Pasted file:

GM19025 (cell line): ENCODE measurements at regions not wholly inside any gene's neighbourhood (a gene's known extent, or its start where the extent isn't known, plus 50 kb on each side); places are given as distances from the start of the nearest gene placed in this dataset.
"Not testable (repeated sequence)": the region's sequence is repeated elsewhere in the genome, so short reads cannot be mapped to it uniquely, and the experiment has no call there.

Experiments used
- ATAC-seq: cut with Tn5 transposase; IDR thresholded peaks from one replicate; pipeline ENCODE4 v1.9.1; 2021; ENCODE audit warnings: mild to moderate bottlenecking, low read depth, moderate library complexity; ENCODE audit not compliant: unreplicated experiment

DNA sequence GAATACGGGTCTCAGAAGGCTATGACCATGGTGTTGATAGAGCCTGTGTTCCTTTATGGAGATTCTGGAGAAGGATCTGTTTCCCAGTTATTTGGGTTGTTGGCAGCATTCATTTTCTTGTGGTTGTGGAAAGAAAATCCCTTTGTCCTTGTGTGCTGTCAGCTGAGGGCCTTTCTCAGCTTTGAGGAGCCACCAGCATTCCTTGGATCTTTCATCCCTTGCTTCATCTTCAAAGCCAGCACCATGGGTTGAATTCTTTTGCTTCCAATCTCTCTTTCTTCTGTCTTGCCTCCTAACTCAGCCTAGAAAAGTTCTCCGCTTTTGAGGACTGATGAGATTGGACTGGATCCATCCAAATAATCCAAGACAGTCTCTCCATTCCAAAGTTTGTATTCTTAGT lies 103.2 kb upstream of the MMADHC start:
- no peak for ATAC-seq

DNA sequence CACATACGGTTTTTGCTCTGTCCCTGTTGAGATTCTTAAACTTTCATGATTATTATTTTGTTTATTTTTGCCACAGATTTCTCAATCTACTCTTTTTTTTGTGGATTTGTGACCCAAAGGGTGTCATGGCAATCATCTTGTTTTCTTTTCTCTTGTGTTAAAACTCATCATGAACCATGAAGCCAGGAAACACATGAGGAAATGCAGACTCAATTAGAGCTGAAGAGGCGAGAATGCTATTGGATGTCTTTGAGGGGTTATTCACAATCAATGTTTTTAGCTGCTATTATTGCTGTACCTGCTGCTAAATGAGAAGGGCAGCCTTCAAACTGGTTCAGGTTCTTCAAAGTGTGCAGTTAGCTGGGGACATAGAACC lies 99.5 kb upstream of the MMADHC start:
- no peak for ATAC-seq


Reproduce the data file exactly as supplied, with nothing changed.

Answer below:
GM19025 (cell line): ENCODE measurements at regions not wholly inside any gene's neighbourhood (a gene's known extent, or its start where the extent isn't known, plus 50 kb on each side); places are given as distances from the start of the nearest gene placed in this dataset.
"Not testable (repeated sequence)": the region's sequence is repeated elsewhere in the genome, so short reads cannot be mapped to it uniquely, and the experiment has no call there.

Experiments used
- ATAC-seq: cut with Tn5 transposase; IDR thresholded peaks from one replicate; pipeline ENCODE4 v1.9.1; 2021; ENCODE audit warnings: mild to moderate bottlenecking, low read depth, moderate library complexity; ENCODE audit not compliant: unreplicated experiment

DNA sequence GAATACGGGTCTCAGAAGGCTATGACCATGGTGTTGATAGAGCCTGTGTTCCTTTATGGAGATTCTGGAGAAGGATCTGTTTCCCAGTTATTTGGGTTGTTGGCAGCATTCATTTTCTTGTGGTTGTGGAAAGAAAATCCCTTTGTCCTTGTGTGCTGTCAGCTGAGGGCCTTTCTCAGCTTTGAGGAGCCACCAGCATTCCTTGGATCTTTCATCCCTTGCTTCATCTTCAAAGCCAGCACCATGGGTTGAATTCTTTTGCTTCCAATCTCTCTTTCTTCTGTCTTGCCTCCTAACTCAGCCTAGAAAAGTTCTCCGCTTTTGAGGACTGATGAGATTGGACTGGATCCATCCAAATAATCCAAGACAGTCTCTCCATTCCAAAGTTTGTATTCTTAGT lies 103.2 kb upstream of the MMADHC start:
- no peak for ATAC-seq

DNA sequence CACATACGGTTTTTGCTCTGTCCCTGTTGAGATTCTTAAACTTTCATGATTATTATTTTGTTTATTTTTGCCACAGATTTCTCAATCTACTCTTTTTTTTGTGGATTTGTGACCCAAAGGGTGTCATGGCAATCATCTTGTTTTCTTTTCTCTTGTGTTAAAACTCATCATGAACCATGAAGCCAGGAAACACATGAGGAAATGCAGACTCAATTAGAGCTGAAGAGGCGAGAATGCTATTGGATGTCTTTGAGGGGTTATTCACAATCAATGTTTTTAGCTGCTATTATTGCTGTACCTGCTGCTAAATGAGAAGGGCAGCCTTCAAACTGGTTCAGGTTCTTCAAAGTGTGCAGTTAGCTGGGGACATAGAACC lies 99.5 kb upstream of the MMADHC start:
- no peak for ATAC-seq